Skip to main content

Excited states

When an atom or molecule absorbs energy, some of its electrons can be shifted to higher orbits. This is called an excited state. By studying how this energy is absorbed and how it is released as the atom or molecule decays back to the ground state, insights into the structure and bonding can be gained.
Most excited states exist for short times, on the order of a nanosecond. There are several ways that the decay back to the ground state can occur. A molecule can be put into an excited state by absorption of a photon and then fall apart (photodissociation). An excited molecule can emit a photon to return to the ground state via a fluorescence or phosphorescence process. There are even modes of decay where no photon is emitted (radiationless decay).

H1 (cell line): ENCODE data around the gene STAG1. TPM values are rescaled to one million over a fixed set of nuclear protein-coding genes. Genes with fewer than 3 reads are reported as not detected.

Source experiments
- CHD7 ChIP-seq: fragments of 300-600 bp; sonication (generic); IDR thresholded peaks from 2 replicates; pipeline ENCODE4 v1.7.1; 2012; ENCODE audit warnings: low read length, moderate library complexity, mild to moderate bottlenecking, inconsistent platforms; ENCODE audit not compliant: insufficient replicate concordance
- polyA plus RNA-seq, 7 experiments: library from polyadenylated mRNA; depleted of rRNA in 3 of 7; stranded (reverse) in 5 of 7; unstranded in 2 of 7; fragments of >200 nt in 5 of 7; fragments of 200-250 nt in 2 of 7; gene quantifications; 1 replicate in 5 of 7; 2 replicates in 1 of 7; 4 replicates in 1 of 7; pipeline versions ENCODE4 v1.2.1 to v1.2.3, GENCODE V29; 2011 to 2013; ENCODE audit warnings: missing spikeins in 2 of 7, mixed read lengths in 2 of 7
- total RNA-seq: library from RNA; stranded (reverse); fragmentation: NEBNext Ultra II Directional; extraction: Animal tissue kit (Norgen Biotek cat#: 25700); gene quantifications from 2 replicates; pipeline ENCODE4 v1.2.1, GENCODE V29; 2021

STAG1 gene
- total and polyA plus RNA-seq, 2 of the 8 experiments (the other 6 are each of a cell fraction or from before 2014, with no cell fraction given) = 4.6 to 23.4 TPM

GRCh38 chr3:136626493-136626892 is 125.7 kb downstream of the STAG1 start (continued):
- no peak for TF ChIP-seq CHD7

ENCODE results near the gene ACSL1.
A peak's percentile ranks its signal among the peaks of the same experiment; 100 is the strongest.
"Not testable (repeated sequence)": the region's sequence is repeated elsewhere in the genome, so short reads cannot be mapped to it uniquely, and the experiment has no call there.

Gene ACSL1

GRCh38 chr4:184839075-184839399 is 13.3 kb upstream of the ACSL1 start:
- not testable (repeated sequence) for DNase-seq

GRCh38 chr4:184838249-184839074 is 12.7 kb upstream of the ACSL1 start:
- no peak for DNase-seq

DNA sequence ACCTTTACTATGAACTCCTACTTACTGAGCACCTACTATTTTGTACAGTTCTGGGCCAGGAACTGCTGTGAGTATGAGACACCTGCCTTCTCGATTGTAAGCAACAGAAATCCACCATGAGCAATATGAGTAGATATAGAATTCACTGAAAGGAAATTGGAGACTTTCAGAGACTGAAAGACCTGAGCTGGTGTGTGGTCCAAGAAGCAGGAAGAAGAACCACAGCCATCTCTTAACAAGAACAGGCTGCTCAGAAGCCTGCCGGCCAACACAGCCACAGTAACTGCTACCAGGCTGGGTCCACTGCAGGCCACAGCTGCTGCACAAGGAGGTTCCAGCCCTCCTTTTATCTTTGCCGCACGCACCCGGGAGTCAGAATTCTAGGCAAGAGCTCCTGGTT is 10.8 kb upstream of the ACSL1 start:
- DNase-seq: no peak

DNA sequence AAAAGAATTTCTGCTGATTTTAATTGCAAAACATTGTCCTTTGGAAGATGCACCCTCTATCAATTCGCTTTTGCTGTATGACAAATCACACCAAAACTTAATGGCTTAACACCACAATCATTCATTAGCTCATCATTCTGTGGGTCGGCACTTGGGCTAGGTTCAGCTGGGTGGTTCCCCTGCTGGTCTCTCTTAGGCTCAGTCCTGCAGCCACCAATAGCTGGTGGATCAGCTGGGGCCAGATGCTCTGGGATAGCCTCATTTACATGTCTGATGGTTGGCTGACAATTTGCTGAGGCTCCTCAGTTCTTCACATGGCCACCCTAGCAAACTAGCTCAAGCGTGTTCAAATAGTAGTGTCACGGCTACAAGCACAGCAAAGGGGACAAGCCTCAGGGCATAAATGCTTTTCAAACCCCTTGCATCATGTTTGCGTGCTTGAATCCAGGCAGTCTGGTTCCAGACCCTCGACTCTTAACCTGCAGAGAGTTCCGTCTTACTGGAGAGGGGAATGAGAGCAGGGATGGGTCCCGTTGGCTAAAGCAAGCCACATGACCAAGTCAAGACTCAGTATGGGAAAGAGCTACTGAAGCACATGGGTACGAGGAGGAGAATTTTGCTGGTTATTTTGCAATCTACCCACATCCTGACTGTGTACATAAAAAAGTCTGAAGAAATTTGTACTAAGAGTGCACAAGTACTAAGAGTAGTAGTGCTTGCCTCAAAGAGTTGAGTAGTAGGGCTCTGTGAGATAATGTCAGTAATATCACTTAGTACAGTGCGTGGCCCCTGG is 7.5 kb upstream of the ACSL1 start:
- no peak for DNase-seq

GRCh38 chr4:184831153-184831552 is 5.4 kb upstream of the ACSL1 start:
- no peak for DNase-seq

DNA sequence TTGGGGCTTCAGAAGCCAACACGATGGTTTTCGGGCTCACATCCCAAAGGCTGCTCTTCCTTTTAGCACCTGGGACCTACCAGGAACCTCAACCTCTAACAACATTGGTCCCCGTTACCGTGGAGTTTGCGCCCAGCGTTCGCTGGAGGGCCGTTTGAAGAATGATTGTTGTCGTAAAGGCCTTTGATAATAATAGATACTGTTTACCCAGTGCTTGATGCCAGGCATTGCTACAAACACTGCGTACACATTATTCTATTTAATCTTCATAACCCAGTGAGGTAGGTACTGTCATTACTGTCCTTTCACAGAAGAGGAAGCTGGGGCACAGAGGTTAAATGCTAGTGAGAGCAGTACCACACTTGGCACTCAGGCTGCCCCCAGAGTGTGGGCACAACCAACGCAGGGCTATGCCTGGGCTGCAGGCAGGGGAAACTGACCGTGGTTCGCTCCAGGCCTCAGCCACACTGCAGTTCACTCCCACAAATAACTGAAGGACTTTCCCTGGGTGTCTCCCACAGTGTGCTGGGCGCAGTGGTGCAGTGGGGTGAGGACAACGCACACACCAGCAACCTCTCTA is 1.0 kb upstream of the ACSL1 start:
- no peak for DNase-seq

The atoms that make up a molecule are vibrating. These vibrations can influence the electrons and create numerous vibrational energy levels within an electronic level. Probing these vibrational sublevels with various techniques can also help to reveal the structure and environment of the molecules.

More general topics:
 (2):

More specific topics:
 (0):

Related topics:
 (0):

topic/excited-states
Loading
Loading
Loading

Access Key

  • FFree Content
  • OAOpen Access Content
  • SSubscribed Content
  • TFree Trial Content
cd0125997663ede4ea41dda98818d541 subject.conceptzxybnytfddd
/content/realmedia?fmt=ahah&adPositionList=
&advertTargetUrl=//oascentral.aip.org/RealMedia/ads/&sitePageValue=scitation.aip.org&pageURL=http://scitation.aip.org/content/topic/excited-states'
Right1,Right2,Right3,